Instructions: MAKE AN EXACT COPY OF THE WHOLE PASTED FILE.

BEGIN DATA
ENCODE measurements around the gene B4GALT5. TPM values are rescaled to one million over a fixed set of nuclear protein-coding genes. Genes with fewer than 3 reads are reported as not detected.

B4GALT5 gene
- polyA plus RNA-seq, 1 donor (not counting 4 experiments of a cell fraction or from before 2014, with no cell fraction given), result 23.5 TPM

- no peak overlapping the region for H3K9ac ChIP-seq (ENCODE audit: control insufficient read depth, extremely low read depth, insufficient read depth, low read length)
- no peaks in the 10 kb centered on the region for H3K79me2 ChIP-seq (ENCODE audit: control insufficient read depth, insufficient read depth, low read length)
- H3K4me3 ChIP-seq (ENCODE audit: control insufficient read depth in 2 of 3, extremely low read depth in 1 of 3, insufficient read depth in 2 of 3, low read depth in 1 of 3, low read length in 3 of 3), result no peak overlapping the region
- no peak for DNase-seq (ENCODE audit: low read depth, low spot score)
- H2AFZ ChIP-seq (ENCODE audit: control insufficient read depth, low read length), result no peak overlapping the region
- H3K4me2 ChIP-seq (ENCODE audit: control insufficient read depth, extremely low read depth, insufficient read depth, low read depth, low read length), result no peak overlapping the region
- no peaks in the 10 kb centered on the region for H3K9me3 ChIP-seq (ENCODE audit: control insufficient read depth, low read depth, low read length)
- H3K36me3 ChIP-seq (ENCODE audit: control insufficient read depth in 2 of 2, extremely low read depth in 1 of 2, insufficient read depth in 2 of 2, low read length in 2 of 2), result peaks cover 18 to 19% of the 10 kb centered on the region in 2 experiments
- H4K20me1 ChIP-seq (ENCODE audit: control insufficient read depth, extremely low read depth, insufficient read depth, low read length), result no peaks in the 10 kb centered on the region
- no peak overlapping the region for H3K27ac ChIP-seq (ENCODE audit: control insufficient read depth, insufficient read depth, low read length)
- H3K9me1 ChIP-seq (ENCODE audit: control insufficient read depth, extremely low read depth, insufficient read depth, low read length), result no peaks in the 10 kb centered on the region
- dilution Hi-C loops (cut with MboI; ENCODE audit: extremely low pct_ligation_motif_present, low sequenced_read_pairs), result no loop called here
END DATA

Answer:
ENCODE measurements around the gene B4GALT5. TPM values are rescaled to one million over a fixed set of nuclear protein-coding genes. Genes with fewer than 3 reads are reported as not detected.

B4GALT5 gene
- polyA plus RNA-seq, 1 donor (not counting 4 experiments of a cell fraction or from before 2014, with no cell fraction given), result 23.5 TPM

- no peak overlapping the region for H3K9ac ChIP-seq (ENCODE audit: control insufficient read depth, extremely low read depth, insufficient read depth, low read length)
- no peaks in the 10 kb centered on the region for H3K79me2 ChIP-seq (ENCODE audit: control insufficient read depth, insufficient read depth, low read length)
- H3K4me3 ChIP-seq (ENCODE audit: control insufficient read depth in 2 of 3, extremely low read depth in 1 of 3, insufficient read depth in 2 of 3, low read depth in 1 of 3, low read length in 3 of 3), result no peak overlapping the region
- no peak for DNase-seq (ENCODE audit: low read depth, low spot score)
- H2AFZ ChIP-seq (ENCODE audit: control insufficient read depth, low read length), result no peak overlapping the region
- H3K4me2 ChIP-seq (ENCODE audit: control insufficient read depth, extremely low read depth, insufficient read depth, low read depth, low read length), result no peak overlapping the region
- no peaks in the 10 kb centered on the region for H3K9me3 ChIP-seq (ENCODE audit: control insufficient read depth, low read depth, low read length)
- H3K36me3 ChIP-seq (ENCODE audit: control insufficient read depth in 2 of 2, extremely low read depth in 1 of 2, insufficient read depth in 2 of 2, low read length in 2 of 2), result peaks cover 18 to 19% of the 10 kb centered on the region in 2 experiments
- H4K20me1 ChIP-seq (ENCODE audit: control insufficient read depth, extremely low read depth, insufficient read depth, low read length), result no peaks in the 10 kb centered on the region
- no peak overlapping the region for H3K27ac ChIP-seq (ENCODE audit: control insufficient read depth, insufficient read depth, low read length)
- H3K9me1 ChIP-seq (ENCODE audit: control insufficient read depth, extremely low read depth, insufficient read depth, low read length), result no peaks in the 10 kb centered on the region
- dilution Hi-C loops (cut with MboI; ENCODE audit: extremely low pct_ligation_motif_present, low sequenced_read_pairs), result no loop called here